Susan Corapi, Associate Professor, Trinity International University, Deerfield, ILQuite candidly, Thanhhà Lai is one of my heroes because of what her books do for my students. Each semester, as I read Inside Out & Back Again (2011) with my pre-service teachers, they gain immeasurable insights from Hà’s story that will help them teach English Language Learners in a way that supports them academically, socially and emotionally. Hà’s story teaches what compassion looks like. The relationships, cultural clashes, and questions she has with teachers, neighbors, schoolmates, church attendees and family members help readers gain a window into how a newly arrived refugee might feel and think. I have yet to meet a college student who was not moved to be a better teacher for children or teens who are adjusting to a new culture and language. That is a powerful book! The U.S. is experiencing increased chaos due to the pandemic, resulting unemployment and racial violence, so there is an important place in schools for narratives that teach students compassion, the ability to get along, and especially the need to understand behavior as motivated by values and beliefs. Hà’s story does that for readers willing to engage with her emotional and academic journey. Continue reading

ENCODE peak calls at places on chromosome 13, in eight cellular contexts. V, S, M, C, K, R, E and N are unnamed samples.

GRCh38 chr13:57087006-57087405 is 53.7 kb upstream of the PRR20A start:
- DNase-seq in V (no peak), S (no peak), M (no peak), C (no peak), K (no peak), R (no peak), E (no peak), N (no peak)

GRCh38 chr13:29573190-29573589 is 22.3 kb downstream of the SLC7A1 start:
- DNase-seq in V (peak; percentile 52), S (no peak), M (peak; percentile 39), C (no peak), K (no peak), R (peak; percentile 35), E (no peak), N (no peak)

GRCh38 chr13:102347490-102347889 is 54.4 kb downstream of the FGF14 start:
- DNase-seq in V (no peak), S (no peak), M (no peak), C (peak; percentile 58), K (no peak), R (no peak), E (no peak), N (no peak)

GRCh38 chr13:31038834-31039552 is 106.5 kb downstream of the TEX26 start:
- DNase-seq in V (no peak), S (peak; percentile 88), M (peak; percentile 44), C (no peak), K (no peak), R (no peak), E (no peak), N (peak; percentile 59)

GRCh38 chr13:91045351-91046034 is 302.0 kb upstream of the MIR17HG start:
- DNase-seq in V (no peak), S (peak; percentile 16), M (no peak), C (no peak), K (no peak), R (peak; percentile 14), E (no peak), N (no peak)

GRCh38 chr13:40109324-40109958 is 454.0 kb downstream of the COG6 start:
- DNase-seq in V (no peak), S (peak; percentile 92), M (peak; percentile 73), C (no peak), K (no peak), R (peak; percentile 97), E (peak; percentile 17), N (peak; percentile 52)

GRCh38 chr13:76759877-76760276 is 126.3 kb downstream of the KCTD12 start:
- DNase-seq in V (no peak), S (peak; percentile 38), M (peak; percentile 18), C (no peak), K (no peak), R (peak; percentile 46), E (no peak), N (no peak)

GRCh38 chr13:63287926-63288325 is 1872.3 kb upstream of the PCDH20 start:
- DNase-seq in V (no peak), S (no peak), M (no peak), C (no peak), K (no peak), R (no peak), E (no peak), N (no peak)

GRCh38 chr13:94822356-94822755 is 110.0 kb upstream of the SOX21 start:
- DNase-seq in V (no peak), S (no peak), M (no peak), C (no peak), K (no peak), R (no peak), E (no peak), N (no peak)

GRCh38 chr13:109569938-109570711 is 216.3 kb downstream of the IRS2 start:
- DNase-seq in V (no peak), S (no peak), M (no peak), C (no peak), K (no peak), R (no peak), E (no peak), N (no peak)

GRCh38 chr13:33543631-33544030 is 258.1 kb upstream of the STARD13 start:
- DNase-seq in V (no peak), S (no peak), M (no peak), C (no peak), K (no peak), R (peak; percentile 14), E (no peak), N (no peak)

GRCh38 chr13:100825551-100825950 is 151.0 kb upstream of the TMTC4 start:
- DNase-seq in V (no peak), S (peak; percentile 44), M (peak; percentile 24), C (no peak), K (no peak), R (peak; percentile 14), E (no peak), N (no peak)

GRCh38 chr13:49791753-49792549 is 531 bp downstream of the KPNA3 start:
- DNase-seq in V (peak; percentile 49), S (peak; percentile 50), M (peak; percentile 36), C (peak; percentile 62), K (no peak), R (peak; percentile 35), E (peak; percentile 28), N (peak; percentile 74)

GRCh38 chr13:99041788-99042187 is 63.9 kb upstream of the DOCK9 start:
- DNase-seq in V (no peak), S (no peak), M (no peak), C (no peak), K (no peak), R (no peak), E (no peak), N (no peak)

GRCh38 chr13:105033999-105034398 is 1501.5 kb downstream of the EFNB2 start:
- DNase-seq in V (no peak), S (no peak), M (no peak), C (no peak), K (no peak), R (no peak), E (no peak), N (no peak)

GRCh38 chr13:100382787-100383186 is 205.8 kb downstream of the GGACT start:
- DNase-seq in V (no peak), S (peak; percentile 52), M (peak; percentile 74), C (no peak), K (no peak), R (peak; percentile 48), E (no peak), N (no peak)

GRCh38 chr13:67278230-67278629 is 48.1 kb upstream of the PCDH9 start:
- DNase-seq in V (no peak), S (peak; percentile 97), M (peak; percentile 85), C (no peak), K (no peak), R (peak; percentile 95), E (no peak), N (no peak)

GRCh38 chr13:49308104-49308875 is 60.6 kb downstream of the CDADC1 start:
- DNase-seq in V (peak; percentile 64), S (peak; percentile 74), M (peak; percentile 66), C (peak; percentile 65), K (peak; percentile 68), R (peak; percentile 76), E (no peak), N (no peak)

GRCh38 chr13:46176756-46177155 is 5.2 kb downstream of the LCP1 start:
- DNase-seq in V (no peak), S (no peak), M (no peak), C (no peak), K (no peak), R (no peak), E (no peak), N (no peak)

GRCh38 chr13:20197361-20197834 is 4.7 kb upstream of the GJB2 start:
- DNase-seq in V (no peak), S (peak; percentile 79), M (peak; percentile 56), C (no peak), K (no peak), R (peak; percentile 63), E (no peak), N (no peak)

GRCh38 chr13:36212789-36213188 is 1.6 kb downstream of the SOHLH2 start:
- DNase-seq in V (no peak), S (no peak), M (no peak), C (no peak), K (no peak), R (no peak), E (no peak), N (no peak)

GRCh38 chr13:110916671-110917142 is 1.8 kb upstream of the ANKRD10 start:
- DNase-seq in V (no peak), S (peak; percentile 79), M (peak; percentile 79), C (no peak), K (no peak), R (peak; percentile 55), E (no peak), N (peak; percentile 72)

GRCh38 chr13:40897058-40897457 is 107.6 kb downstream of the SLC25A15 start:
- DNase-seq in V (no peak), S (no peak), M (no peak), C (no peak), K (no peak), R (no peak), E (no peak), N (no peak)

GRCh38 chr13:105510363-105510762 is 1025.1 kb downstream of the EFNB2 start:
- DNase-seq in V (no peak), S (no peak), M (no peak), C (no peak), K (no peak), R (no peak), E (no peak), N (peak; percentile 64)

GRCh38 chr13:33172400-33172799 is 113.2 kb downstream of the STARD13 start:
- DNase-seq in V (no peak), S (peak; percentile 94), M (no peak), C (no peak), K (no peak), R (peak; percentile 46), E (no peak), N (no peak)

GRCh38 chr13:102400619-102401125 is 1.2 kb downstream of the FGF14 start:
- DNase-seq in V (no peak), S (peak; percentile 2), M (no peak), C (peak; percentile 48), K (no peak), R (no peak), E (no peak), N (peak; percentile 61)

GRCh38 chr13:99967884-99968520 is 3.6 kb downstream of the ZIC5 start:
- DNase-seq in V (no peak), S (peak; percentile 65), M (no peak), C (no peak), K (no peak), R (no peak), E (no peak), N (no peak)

By Carmen M. Martínez-Roldán, Teachers College, Columbia University
“If someone is different from you, go stand next to her and observe. That person just brought another world to your door without you having to travel.”
This Sunday, November 18, a group of teachers, librarians, and teacher educators had the pleasure to hear award-winning author Thanhha Lai talking about her novel Inside Out and Back Again.